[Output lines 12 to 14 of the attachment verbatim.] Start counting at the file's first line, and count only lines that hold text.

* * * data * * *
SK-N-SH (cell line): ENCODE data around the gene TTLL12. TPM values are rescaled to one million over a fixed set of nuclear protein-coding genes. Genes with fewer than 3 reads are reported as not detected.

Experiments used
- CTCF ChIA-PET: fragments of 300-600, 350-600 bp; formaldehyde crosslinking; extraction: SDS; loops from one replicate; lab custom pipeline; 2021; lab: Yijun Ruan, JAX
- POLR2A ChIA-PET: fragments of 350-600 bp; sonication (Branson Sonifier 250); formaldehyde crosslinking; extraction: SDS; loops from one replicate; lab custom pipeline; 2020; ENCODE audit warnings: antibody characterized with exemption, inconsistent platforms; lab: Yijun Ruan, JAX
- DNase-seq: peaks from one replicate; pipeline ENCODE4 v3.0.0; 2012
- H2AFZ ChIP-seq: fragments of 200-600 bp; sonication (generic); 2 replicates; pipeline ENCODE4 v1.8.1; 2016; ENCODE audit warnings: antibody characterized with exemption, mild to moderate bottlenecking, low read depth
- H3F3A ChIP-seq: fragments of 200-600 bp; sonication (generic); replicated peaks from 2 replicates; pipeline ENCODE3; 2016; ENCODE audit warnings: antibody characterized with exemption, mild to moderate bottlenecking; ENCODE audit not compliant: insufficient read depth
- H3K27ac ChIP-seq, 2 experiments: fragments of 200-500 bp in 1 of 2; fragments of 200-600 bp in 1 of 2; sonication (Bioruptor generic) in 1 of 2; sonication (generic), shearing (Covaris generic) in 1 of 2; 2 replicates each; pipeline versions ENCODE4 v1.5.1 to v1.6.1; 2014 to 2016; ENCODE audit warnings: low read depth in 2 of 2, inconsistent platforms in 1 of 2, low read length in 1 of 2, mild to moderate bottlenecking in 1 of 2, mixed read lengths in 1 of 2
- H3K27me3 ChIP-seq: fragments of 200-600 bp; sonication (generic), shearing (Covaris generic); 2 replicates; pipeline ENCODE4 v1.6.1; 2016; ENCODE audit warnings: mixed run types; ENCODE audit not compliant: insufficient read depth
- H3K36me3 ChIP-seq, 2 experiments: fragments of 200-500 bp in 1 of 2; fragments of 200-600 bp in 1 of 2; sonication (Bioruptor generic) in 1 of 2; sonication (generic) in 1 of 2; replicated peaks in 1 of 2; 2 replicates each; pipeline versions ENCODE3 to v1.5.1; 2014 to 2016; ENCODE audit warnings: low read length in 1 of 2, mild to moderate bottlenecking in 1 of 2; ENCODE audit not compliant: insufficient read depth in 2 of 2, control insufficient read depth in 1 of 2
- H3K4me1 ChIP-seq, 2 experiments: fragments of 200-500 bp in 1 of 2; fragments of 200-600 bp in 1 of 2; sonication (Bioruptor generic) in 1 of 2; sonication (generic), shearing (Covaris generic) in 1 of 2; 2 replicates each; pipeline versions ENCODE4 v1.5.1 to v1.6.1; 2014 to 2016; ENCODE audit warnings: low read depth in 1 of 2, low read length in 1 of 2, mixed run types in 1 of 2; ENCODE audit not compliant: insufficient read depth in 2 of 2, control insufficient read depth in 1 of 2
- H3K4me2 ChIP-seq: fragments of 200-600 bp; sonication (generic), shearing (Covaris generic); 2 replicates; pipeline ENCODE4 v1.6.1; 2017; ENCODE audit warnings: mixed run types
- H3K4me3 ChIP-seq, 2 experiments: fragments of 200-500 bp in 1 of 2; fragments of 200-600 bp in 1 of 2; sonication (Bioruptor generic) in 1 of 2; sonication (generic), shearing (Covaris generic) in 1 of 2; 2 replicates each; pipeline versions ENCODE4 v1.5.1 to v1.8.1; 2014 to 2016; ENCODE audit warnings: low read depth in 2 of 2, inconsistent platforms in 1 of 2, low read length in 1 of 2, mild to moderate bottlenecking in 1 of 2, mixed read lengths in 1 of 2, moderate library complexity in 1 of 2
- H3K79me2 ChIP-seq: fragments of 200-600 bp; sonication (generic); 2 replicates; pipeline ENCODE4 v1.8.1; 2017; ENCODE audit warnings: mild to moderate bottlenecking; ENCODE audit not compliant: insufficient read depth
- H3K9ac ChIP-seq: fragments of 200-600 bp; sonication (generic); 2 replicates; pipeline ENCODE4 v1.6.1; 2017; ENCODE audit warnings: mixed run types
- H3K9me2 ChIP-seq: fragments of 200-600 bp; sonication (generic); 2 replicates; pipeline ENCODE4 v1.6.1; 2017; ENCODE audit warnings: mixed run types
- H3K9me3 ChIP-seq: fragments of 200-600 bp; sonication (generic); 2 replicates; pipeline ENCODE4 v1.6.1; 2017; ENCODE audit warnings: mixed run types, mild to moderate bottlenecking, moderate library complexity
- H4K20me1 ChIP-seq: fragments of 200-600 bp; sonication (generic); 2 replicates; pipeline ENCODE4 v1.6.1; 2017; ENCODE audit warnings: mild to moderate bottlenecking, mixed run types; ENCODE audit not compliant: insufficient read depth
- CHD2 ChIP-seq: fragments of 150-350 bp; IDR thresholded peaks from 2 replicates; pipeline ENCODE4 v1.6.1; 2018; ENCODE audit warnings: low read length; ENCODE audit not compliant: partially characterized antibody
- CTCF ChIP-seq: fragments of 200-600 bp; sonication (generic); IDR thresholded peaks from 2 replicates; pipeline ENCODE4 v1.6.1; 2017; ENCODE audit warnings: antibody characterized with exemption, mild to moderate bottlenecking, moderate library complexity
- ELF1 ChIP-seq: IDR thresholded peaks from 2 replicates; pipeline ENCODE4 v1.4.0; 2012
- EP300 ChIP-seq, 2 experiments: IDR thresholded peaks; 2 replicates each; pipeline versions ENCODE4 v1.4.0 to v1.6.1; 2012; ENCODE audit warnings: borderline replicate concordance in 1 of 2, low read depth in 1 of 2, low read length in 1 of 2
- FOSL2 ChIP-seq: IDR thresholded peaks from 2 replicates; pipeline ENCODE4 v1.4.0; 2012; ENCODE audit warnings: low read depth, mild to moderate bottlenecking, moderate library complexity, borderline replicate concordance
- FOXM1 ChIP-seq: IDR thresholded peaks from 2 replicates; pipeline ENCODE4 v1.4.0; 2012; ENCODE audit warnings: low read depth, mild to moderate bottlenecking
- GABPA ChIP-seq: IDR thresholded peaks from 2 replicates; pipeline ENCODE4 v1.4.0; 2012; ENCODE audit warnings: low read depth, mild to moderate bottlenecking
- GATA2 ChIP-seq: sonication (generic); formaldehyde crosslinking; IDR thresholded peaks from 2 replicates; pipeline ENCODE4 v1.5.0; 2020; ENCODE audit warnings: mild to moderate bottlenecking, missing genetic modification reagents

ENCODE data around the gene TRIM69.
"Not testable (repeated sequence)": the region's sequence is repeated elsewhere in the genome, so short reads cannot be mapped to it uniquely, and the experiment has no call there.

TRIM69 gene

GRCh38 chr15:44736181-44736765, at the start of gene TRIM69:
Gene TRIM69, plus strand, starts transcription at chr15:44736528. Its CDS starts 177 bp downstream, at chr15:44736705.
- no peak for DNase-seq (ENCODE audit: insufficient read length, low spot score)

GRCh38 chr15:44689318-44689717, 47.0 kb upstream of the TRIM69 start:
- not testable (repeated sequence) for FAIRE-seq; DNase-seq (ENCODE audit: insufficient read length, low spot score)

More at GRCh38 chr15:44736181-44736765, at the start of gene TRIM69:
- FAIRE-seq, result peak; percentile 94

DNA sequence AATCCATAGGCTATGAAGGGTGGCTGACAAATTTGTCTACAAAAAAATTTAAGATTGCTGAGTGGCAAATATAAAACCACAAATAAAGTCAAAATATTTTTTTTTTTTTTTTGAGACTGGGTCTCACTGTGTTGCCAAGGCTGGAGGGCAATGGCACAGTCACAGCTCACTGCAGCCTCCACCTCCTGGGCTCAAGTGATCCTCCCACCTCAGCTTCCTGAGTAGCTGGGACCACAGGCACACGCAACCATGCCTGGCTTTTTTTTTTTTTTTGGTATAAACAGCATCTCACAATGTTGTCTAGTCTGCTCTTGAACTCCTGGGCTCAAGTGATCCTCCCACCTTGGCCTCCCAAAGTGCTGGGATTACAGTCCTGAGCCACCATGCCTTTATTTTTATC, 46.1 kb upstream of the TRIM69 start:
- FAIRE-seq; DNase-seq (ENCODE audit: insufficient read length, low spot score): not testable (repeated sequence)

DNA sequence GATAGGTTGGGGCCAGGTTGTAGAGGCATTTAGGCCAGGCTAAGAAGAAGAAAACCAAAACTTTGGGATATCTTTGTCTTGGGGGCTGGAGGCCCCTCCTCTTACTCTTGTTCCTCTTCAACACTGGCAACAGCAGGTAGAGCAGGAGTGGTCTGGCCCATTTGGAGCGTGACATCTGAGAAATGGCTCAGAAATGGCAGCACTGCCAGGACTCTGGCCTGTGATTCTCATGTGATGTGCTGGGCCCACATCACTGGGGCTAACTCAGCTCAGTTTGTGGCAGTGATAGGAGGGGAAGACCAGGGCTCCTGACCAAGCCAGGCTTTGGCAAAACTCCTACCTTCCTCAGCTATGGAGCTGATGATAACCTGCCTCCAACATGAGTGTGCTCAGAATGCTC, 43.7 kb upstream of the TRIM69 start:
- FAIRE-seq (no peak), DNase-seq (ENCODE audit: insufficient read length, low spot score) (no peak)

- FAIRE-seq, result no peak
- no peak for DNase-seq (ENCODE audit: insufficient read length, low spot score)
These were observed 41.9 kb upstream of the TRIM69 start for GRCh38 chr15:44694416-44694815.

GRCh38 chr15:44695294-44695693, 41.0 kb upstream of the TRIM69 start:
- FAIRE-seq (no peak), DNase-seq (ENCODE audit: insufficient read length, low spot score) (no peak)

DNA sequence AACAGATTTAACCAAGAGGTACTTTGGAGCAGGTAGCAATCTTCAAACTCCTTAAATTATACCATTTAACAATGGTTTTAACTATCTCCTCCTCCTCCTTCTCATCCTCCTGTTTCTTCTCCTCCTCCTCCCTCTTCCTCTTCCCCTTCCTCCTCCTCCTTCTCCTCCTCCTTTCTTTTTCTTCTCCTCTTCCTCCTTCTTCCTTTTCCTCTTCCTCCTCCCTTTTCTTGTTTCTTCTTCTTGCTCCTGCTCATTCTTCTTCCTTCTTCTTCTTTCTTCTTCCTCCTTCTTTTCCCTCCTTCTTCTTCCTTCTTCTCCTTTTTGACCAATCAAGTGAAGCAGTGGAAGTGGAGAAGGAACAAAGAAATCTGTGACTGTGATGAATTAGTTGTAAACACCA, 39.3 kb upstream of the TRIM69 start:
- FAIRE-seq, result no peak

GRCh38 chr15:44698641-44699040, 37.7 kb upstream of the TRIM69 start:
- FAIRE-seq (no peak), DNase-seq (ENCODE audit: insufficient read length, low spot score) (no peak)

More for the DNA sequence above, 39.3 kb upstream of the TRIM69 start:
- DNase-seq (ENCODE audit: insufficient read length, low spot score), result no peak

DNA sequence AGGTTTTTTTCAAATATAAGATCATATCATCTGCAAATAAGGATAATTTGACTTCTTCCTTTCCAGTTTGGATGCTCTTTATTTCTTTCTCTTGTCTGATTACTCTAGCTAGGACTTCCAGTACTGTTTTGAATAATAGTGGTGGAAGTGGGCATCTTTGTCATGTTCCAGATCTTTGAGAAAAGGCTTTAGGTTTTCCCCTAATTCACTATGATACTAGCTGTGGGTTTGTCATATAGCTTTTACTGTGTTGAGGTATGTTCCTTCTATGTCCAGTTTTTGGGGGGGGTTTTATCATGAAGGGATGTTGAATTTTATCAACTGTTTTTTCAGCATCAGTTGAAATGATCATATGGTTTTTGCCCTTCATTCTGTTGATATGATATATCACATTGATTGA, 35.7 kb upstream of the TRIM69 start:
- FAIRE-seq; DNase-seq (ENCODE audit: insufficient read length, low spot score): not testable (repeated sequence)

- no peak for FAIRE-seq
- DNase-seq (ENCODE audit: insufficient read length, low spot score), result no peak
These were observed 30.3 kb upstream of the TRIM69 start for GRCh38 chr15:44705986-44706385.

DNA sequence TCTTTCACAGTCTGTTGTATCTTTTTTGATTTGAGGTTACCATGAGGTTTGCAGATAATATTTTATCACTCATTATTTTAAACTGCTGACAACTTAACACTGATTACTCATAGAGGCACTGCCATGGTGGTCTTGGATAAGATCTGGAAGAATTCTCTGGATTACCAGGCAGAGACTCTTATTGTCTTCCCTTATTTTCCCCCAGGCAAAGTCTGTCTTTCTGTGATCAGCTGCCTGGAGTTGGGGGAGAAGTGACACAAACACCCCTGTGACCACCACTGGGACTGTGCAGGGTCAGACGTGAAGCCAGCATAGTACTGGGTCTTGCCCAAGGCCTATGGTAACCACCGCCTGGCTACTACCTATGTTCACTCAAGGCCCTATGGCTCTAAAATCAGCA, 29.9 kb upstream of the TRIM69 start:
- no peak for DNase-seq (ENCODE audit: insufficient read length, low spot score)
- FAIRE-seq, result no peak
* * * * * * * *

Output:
- H3K4me2 ChIP-seq: fragments of 200-600 bp; sonication (generic), shearing (Covaris generic); 2 replicates; pipeline ENCODE4 v1.6.1; 2017; ENCODE audit warnings: mixed run types
- H3K4me3 ChIP-seq, 2 experiments: fragments of 200-500 bp in 1 of 2; fragments of 200-600 bp in 1 of 2; sonication (Bioruptor generic) in 1 of 2; sonication (generic), shearing (Covaris generic) in 1 of 2; 2 replicates each; pipeline versions ENCODE4 v1.5.1 to v1.8.1; 2014 to 2016; ENCODE audit warnings: low read depth in 2 of 2, inconsistent platforms in 1 of 2, low read length in 1 of 2, mild to moderate bottlenecking in 1 of 2, mixed read lengths in 1 of 2, moderate library complexity in 1 of 2
- H3K79me2 ChIP-seq: fragments of 200-600 bp; sonication (generic); 2 replicates; pipeline ENCODE4 v1.8.1; 2017; ENCODE audit warnings: mild to moderate bottlenecking; ENCODE audit not compliant: insufficient read depth